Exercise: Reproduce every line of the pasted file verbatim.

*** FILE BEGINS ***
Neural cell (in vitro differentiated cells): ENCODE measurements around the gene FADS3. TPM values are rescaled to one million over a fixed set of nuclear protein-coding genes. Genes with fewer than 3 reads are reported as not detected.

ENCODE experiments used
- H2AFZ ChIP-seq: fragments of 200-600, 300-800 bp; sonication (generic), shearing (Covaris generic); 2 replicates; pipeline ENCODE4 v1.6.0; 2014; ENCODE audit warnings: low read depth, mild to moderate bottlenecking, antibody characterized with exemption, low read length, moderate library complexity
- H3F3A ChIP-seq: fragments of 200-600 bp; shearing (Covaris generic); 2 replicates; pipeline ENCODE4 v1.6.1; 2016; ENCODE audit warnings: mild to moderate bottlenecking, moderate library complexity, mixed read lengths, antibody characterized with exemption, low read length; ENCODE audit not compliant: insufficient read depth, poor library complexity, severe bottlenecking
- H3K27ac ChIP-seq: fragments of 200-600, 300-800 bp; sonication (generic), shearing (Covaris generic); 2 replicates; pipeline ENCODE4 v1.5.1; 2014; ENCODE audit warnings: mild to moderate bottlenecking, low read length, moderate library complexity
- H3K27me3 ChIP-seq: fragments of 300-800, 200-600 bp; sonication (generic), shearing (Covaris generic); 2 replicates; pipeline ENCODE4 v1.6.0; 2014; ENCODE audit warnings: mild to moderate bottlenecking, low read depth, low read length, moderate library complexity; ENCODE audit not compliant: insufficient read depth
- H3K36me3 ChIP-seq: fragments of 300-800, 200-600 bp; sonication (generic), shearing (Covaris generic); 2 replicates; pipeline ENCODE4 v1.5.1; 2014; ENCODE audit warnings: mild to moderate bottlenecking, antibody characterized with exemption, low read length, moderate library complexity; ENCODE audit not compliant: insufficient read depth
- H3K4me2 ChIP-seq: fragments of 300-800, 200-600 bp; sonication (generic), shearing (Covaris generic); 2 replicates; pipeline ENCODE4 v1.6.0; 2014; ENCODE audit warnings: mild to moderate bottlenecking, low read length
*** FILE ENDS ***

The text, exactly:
Neural cell (in vitro differentiated cells): ENCODE measurements around the gene FADS3. TPM values are rescaled to one million over a fixed set of nuclear protein-coding genes. Genes with fewer than 3 reads are reported as not detected.

ENCODE experiments used
- H2AFZ ChIP-seq: fragments of 200-600, 300-800 bp; sonication (generic), shearing (Covaris generic); 2 replicates; pipeline ENCODE4 v1.6.0; 2014; ENCODE audit warnings: low read depth, mild to moderate bottlenecking, antibody characterized with exemption, low read length, moderate library complexity
- H3F3A ChIP-seq: fragments of 200-600 bp; shearing (Covaris generic); 2 replicates; pipeline ENCODE4 v1.6.1; 2016; ENCODE audit warnings: mild to moderate bottlenecking, moderate library complexity, mixed read lengths, antibody characterized with exemption, low read length; ENCODE audit not compliant: insufficient read depth, poor library complexity, severe bottlenecking
- H3K27ac ChIP-seq: fragments of 200-600, 300-800 bp; sonication (generic), shearing (Covaris generic); 2 replicates; pipeline ENCODE4 v1.5.1; 2014; ENCODE audit warnings: mild to moderate bottlenecking, low read length, moderate library complexity
- H3K27me3 ChIP-seq: fragments of 300-800, 200-600 bp; sonication (generic), shearing (Covaris generic); 2 replicates; pipeline ENCODE4 v1.6.0; 2014; ENCODE audit warnings: mild to moderate bottlenecking, low read depth, low read length, moderate library complexity; ENCODE audit not compliant: insufficient read depth
- H3K36me3 ChIP-seq: fragments of 300-800, 200-600 bp; sonication (generic), shearing (Covaris generic); 2 replicates; pipeline ENCODE4 v1.5.1; 2014; ENCODE audit warnings: mild to moderate bottlenecking, antibody characterized with exemption, low read length, moderate library complexity; ENCODE audit not compliant: insufficient read depth
- H3K4me2 ChIP-seq: fragments of 300-800, 200-600 bp; sonication (generic), shearing (Covaris generic); 2 replicates; pipeline ENCODE4 v1.6.0; 2014; ENCODE audit warnings: mild to moderate bottlenecking, low read length